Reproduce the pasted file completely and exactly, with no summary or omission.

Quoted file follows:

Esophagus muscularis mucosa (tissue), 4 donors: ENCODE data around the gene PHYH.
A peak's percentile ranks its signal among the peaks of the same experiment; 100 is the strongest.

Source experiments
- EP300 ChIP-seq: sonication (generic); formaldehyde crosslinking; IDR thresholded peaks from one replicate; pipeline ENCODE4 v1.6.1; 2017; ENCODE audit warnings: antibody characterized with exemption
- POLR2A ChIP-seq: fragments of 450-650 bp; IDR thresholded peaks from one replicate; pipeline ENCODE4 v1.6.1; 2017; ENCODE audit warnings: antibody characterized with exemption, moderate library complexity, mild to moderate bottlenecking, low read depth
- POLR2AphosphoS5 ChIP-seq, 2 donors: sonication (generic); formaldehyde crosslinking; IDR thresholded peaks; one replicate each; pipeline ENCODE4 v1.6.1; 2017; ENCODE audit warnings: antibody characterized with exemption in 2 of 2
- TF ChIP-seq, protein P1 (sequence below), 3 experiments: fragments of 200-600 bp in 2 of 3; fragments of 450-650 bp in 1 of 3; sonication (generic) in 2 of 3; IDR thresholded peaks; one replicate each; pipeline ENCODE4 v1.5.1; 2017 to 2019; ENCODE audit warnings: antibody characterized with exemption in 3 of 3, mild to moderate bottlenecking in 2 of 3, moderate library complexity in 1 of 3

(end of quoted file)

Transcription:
Esophagus muscularis mucosa (tissue), 4 donors: ENCODE data around the gene PHYH.
A peak's percentile ranks its signal among the peaks of the same experiment; 100 is the strongest.

Source experiments
- EP300 ChIP-seq: sonication (generic); formaldehyde crosslinking; IDR thresholded peaks from one replicate; pipeline ENCODE4 v1.6.1; 2017; ENCODE audit warnings: antibody characterized with exemption
- POLR2A ChIP-seq: fragments of 450-650 bp; IDR thresholded peaks from one replicate; pipeline ENCODE4 v1.6.1; 2017; ENCODE audit warnings: antibody characterized with exemption, moderate library complexity, mild to moderate bottlenecking, low read depth
- POLR2AphosphoS5 ChIP-seq, 2 donors: sonication (generic); formaldehyde crosslinking; IDR thresholded peaks; one replicate each; pipeline ENCODE4 v1.6.1; 2017; ENCODE audit warnings: antibody characterized with exemption in 2 of 2
- TF ChIP-seq, protein P1 (sequence below), 3 experiments: fragments of 200-600 bp in 2 of 3; fragments of 450-650 bp in 1 of 3; sonication (generic) in 2 of 3; IDR thresholded peaks; one replicate each; pipeline ENCODE4 v1.5.1; 2017 to 2019; ENCODE audit warnings: antibody characterized with exemption in 3 of 3, mild to moderate bottlenecking in 2 of 3, moderate library complexity in 1 of 3